Further, in accordance with the present invention, a sheet finishing device comprises a plurality of sheet accommodating members arranged one above another for accommodating a plurality of sheets each, a sorting arrangement for sorting sheets to the plurality of sheet accommodating members, a stapler for stapling sheets accommodated in the plurality of sheet accommodating members, and a sheet removing mechanism for removing sheets stapled by the stapler in the plurality of sheet accommodating members.

BRIEF DESCRIPTION OF THE DRAWINGS

The above and other objects, features and advantages of the present invention will become more apparent from the following detailed description taken with the accompanying drawings in which:

FIG. 1 is a view showing a copier embodying the present invention and belonging to a family of image forming equipment;

FIG. 2 is fragmentary enlarged view of a document transport line included in the embodiment;

FIG. 3 is a fragmentary plan view of a multi-step unit included in the embodiment;

FIGS. 4A to 4C are views outlining the construction and operation of the multi-step unit;

FIG. 5 shows a mechanism for raising the bottom plate of a document bin included in the embodiment;

FIG. 6 indicates a relation between a pick-up roller and a separation roller included in the embodiment;

FIG. 7 outlines an arrangement around a pull-out roller included in the embodiment;

FIG. 8 outlines an arrangement around the pick-up roller;

FIGS. 9A and 9B show a condition in which the separation roller is used;

FIGS. 10 through 12 each shows the operation of the separating roller;

FIGS. 13 through 16 show a mechanism for opening and closing a cover plate included in the embodiment;

FIG. 17 shows a document transport unit included in the embodiment;

FIG. 18 shows an arrangement on the document inlet side of the document transport unit;

FIG. 19 shows an arrangement on the document outlet side of the document transport unit;

FIG. 20 indicates how the document size is sensed;

FIG. 21 shows the internal construction of a document reverse unit included in the embodiment;

FIGS. 22, 23 and 24 demonstrate the operation of a mechanism for switching the document reverse unit;

FIG. 25 is a perspective view of a document stack tray section included in the embodiment;

FIG. 26 is a fragmentary view showing a document pick-up mechanism included in the embodiment;

FIG. 27 shows a mechanism for separating one document from the others included in the embodiment;

FIG. 28 is a fragmentary front view of a shift tray drive mechanism included in the embodiment;

FIG. 29 is a fragmentary side elevation showing the shift tray drive mechanism;

FIG. 30 is a plan view of a sheet bin included in the embodiment;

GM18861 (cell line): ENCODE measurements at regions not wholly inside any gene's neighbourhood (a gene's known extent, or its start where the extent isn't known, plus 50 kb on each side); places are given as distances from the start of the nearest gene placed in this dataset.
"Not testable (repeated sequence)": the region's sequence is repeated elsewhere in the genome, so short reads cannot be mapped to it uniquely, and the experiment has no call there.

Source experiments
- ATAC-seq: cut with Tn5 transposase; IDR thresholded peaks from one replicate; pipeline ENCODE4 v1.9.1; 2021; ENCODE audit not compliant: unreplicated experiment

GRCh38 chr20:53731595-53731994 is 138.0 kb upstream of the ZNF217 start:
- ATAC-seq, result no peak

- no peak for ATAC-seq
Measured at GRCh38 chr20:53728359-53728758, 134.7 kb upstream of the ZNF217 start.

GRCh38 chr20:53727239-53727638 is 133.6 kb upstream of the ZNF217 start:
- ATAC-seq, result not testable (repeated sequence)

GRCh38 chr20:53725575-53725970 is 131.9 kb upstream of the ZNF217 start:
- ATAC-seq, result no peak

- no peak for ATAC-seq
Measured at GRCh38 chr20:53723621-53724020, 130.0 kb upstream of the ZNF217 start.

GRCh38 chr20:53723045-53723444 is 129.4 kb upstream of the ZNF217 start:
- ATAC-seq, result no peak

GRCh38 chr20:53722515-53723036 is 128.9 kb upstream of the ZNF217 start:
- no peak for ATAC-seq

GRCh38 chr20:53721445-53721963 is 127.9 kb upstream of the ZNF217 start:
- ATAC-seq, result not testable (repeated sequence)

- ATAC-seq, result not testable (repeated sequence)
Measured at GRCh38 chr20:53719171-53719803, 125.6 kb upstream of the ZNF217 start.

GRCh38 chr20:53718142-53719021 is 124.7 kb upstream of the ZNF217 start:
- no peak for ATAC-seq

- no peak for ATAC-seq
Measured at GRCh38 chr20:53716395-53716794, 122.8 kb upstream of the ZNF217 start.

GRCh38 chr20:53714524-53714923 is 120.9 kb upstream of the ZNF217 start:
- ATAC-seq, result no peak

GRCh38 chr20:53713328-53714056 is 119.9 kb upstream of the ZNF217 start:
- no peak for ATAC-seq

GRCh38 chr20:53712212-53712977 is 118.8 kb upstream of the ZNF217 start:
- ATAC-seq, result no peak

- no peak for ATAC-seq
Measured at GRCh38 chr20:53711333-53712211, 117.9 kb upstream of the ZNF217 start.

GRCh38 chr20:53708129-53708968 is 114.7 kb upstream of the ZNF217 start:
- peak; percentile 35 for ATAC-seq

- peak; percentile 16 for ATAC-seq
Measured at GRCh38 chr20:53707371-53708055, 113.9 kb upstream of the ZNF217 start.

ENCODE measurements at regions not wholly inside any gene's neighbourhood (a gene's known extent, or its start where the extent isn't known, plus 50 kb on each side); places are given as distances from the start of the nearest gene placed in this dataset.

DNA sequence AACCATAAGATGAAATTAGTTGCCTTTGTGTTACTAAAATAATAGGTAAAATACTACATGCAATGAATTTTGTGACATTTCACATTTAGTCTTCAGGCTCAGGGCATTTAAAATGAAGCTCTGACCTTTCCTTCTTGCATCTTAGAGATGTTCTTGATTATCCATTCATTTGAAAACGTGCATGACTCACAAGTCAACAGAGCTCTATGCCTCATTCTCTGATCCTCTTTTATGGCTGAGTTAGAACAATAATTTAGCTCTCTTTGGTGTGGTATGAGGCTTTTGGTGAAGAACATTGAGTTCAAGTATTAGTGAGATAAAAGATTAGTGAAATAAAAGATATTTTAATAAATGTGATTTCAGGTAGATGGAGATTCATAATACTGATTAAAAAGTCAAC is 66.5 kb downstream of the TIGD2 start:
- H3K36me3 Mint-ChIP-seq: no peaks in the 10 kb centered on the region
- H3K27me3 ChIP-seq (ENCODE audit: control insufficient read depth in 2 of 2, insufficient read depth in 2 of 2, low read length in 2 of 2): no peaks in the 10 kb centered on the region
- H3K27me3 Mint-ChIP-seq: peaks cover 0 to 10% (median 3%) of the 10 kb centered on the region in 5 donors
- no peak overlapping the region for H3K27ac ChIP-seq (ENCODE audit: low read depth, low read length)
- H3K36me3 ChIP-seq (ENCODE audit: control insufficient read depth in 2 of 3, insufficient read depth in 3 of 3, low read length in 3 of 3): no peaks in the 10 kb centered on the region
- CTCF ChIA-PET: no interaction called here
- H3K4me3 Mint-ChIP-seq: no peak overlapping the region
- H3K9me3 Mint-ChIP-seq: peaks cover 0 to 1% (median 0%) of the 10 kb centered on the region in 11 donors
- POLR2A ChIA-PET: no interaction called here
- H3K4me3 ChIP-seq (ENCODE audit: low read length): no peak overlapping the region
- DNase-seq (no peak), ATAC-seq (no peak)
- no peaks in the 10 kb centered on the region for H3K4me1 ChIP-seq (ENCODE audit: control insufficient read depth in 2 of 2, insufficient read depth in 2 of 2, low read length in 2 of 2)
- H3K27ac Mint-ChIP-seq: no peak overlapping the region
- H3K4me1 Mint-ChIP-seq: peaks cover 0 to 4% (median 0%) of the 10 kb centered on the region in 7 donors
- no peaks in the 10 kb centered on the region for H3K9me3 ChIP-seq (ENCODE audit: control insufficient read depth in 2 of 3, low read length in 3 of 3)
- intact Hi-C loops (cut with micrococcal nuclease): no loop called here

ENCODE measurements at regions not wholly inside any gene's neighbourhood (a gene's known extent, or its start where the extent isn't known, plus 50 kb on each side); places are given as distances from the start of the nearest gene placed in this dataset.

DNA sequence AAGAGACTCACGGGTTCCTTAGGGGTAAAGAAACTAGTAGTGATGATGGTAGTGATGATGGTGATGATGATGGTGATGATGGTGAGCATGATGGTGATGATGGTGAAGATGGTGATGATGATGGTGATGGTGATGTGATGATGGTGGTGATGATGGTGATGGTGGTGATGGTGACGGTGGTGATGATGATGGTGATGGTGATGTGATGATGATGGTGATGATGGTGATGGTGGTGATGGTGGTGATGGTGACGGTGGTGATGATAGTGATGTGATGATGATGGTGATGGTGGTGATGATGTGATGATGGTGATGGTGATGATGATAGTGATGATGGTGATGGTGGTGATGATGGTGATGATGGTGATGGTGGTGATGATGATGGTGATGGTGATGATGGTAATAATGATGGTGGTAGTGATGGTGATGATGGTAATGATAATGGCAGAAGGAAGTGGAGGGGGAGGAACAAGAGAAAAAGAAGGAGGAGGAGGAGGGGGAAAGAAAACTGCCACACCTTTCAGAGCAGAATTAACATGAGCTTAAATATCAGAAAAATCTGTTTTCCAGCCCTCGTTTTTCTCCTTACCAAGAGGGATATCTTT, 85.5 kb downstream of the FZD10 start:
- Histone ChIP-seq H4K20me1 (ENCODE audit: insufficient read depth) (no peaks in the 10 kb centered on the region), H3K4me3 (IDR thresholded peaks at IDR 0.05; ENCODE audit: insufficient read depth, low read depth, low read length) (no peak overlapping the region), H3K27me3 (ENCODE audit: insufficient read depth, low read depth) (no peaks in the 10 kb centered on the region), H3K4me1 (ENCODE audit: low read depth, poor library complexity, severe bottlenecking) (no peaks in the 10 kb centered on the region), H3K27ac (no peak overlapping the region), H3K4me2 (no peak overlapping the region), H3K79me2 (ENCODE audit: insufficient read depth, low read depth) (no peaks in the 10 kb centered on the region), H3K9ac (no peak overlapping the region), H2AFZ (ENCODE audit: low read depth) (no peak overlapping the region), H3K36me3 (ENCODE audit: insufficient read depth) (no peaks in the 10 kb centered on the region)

FIG. 31 is a perspective view showing a sheet bin section;

FIG. 32 is a fragmentary perspective view showing a helical wheel and sheet bins included in the embodiment;

FIG. 33 is a front view of a stapling section included in the embodiment, as seen from the sheet discharge side;

FIG. 34 is a side elevation of the stapling section as seen from the sheet discharge side;

FIG. 35 is a fragmentary front view of a sheet dropping mechanism included in the embodiment;

FIG. 36 is a fragmentary front view of a drop roller;

FIG. 37 is a perspective view showing the drop roller and a mechanism for driving it;

FIG. 38 is a fragmentary perspective view of a jogger mechanism included in the embodiment;

FIG. 39 shows a mechanism for driving the jogger mechanism;

FIG. 40 indicates a relation between jogger rods included in the jogger mechanism and a sheet;

FIG. 41 is a perspective view of a stapler body included in the stapling section;

FIG. 42 is a side elevation of the stapler body;

FIG. 43 shows a staple position;

FIG. 44 is a perspective view showing a switching wheel and a mechanism for driving it included in the embodiment;

FIG. 45 is a perspective view showing the switching wheel and transport rollers arranged theraround;

FIG. 46 is a perspective view showing a front and a rear switching wheel separated from each other;

FIGS. 47A through 47C are block diagrams schematically showing a control system incorporated in the body of the copier;

FIGS. 48A and 48B are schematic block diagrams showing a document transport and fed control system incorporated in the document transport unit;

FIG. 49 is a block diagram schematically showing a control system incorporated in a finisher included in the embodiment;

FIGS. 50 and 51 are flowcharts each showing a specific reserve mode setting procedure;

FIGS. 52A through 52D are flowcharts demonstrating a specific procedure for entering, changing and clearing a reserve mode job;

FIG. 53 is a fragmentary plan view of an operating section having various keys thereon;

FIG. 54 shows the content of jobs and a memory map representative of a nonvolatile RAM storing them;

FIG. 55 shows a relation between the reservation and execution of jobs in a reserve mode;

FIG. 56 shows how jobs are shifted;

FIGS. 57A, 57B and 57C is a flowchart showing a procedure for determining the order in which jobs should be executed in the reserve mode;

FIG. 58 is a flowchart showing a job selecting procedure;